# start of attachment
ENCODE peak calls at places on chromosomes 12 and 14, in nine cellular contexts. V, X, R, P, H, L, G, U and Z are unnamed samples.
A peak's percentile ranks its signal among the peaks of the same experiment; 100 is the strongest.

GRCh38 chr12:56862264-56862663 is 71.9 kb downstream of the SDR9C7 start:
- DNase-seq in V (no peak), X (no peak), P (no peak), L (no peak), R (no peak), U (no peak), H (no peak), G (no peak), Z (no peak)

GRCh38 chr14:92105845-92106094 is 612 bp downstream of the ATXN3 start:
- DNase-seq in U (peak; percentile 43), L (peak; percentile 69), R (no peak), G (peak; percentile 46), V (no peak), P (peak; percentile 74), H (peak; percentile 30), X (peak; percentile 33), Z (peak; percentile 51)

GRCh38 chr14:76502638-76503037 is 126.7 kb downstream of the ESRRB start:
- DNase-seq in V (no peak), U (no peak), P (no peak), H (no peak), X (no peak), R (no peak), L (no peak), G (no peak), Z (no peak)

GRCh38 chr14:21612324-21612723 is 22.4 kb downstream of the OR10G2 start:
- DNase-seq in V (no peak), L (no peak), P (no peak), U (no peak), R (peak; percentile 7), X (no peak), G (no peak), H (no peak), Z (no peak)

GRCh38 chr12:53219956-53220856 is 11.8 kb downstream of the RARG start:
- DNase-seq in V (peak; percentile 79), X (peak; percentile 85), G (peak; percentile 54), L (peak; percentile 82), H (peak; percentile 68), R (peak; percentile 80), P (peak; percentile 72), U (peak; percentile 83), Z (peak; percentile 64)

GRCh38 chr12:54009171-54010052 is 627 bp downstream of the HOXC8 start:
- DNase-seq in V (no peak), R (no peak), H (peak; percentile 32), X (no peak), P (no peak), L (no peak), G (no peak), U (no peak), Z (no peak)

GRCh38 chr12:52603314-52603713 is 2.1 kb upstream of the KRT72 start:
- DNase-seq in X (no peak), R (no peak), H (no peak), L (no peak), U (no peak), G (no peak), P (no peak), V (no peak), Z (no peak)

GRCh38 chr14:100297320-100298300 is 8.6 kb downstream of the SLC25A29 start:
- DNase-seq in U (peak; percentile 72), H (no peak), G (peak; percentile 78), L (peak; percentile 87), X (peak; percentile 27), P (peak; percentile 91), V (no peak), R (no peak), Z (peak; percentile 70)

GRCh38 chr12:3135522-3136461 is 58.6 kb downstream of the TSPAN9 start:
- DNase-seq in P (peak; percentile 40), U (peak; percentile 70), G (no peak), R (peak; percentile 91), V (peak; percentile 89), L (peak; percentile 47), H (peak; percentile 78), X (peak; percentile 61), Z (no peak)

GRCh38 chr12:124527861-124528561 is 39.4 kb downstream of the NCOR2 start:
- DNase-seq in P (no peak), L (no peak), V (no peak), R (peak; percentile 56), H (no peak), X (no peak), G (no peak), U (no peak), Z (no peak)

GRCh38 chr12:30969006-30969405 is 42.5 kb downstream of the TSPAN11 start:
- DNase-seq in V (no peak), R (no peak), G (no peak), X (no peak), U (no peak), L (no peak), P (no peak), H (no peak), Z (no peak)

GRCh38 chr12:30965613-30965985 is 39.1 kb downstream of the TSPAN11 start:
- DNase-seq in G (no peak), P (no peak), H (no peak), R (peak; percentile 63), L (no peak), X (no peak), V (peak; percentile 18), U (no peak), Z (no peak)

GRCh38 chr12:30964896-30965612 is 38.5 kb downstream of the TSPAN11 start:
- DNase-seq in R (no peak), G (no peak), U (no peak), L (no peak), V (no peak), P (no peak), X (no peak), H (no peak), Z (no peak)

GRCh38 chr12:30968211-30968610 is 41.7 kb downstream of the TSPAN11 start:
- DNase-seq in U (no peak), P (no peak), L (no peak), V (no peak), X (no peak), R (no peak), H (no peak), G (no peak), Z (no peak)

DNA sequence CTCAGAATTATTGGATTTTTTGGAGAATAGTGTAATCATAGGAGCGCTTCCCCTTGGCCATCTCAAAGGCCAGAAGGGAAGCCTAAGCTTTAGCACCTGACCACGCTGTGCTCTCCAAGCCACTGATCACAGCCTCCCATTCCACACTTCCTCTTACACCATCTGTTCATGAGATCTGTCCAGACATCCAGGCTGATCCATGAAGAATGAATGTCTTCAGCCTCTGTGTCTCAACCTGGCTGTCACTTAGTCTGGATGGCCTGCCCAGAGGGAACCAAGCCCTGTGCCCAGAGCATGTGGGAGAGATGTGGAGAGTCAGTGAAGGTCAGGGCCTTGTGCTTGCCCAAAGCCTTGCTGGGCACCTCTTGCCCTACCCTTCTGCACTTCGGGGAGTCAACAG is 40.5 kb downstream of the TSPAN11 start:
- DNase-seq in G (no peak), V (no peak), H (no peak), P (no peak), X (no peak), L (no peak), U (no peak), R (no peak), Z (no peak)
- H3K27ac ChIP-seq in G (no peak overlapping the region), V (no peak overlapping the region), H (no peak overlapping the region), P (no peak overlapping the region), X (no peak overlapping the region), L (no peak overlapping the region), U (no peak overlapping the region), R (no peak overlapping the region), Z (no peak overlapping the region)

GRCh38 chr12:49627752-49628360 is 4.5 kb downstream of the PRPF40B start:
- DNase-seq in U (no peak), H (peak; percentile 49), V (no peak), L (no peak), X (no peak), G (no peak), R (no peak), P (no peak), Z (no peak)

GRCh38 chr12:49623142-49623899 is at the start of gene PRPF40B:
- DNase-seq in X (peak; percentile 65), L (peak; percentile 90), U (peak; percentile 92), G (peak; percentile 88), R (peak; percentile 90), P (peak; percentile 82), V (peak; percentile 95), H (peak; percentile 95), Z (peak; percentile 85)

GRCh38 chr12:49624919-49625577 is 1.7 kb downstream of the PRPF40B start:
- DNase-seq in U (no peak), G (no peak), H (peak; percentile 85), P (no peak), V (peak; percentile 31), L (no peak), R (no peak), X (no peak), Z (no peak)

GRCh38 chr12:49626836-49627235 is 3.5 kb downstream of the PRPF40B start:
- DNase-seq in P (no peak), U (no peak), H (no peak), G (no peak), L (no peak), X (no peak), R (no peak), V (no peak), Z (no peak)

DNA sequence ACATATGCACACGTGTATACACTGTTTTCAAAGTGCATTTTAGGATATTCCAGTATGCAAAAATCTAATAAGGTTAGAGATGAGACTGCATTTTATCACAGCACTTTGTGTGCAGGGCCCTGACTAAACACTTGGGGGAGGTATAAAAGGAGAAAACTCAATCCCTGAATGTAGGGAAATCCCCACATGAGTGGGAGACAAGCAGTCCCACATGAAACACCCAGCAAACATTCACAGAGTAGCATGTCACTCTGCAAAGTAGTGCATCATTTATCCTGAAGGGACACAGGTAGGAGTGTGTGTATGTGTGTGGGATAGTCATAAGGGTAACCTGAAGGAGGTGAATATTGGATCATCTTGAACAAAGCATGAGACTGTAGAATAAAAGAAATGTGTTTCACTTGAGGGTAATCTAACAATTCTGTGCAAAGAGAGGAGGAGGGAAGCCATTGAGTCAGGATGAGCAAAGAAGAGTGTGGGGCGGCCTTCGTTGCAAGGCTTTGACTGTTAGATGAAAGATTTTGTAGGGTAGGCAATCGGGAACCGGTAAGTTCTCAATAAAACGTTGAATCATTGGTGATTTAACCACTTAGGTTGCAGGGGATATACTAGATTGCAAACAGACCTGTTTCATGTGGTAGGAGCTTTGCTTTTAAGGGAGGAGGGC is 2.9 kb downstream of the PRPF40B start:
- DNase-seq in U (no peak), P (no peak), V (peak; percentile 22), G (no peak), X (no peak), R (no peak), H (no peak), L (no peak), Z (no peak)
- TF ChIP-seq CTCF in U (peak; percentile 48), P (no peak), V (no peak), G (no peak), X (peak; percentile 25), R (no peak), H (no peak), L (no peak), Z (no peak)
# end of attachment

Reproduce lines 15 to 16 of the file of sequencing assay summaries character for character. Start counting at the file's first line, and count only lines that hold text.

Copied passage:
GRCh38 chr12:52603314-52603713 is 2.1 kb upstream of the KRT72 start:
- DNase-seq in X (no peak), R (no peak), H (no peak), L (no peak), U (no peak), G (no peak), P (no peak), V (no peak), Z (no peak)